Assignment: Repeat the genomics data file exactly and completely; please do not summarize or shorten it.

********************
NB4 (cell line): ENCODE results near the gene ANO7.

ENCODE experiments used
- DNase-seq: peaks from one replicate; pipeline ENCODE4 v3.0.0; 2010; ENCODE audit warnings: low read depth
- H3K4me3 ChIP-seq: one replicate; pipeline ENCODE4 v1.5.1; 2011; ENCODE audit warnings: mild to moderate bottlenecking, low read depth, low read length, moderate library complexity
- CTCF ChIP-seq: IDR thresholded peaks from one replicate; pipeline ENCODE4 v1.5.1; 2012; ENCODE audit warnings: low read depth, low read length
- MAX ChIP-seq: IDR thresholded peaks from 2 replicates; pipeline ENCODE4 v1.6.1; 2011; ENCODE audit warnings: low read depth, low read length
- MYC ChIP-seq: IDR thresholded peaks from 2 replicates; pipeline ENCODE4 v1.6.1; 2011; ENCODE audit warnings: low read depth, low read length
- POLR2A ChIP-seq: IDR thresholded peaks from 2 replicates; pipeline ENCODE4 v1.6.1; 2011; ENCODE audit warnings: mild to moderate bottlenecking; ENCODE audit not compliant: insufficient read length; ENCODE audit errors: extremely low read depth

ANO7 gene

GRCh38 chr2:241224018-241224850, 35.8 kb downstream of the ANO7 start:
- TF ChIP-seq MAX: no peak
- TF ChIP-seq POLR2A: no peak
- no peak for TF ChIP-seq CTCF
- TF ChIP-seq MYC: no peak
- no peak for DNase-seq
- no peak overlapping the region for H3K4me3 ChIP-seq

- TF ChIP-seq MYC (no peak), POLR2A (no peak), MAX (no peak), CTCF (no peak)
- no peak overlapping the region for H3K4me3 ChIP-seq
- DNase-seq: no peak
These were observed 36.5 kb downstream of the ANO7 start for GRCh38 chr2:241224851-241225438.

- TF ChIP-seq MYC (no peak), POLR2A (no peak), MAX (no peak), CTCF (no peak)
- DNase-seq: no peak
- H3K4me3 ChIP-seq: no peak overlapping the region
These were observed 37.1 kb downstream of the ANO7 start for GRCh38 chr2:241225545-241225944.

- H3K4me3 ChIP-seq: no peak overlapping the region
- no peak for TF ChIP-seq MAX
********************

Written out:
NB4 (cell line): ENCODE results near the gene ANO7.

ENCODE experiments used
- DNase-seq: peaks from one replicate; pipeline ENCODE4 v3.0.0; 2010; ENCODE audit warnings: low read depth
- H3K4me3 ChIP-seq: one replicate; pipeline ENCODE4 v1.5.1; 2011; ENCODE audit warnings: mild to moderate bottlenecking, low read depth, low read length, moderate library complexity
- CTCF ChIP-seq: IDR thresholded peaks from one replicate; pipeline ENCODE4 v1.5.1; 2012; ENCODE audit warnings: low read depth, low read length
- MAX ChIP-seq: IDR thresholded peaks from 2 replicates; pipeline ENCODE4 v1.6.1; 2011; ENCODE audit warnings: low read depth, low read length
- MYC ChIP-seq: IDR thresholded peaks from 2 replicates; pipeline ENCODE4 v1.6.1; 2011; ENCODE audit warnings: low read depth, low read length
- POLR2A ChIP-seq: IDR thresholded peaks from 2 replicates; pipeline ENCODE4 v1.6.1; 2011; ENCODE audit warnings: mild to moderate bottlenecking; ENCODE audit not compliant: insufficient read length; ENCODE audit errors: extremely low read depth

ANO7 gene

GRCh38 chr2:241224018-241224850, 35.8 kb downstream of the ANO7 start:
- TF ChIP-seq MAX: no peak
- TF ChIP-seq POLR2A: no peak
- no peak for TF ChIP-seq CTCF
- TF ChIP-seq MYC: no peak
- no peak for DNase-seq
- no peak overlapping the region for H3K4me3 ChIP-seq

- TF ChIP-seq MYC (no peak), POLR2A (no peak), MAX (no peak), CTCF (no peak)
- no peak overlapping the region for H3K4me3 ChIP-seq
- DNase-seq: no peak
These were observed 36.5 kb downstream of the ANO7 start for GRCh38 chr2:241224851-241225438.

- TF ChIP-seq MYC (no peak), POLR2A (no peak), MAX (no peak), CTCF (no peak)
- DNase-seq: no peak
- H3K4me3 ChIP-seq: no peak overlapping the region
These were observed 37.1 kb downstream of the ANO7 start for GRCh38 chr2:241225545-241225944.

- H3K4me3 ChIP-seq: no peak overlapping the region
- no peak for TF ChIP-seq MAX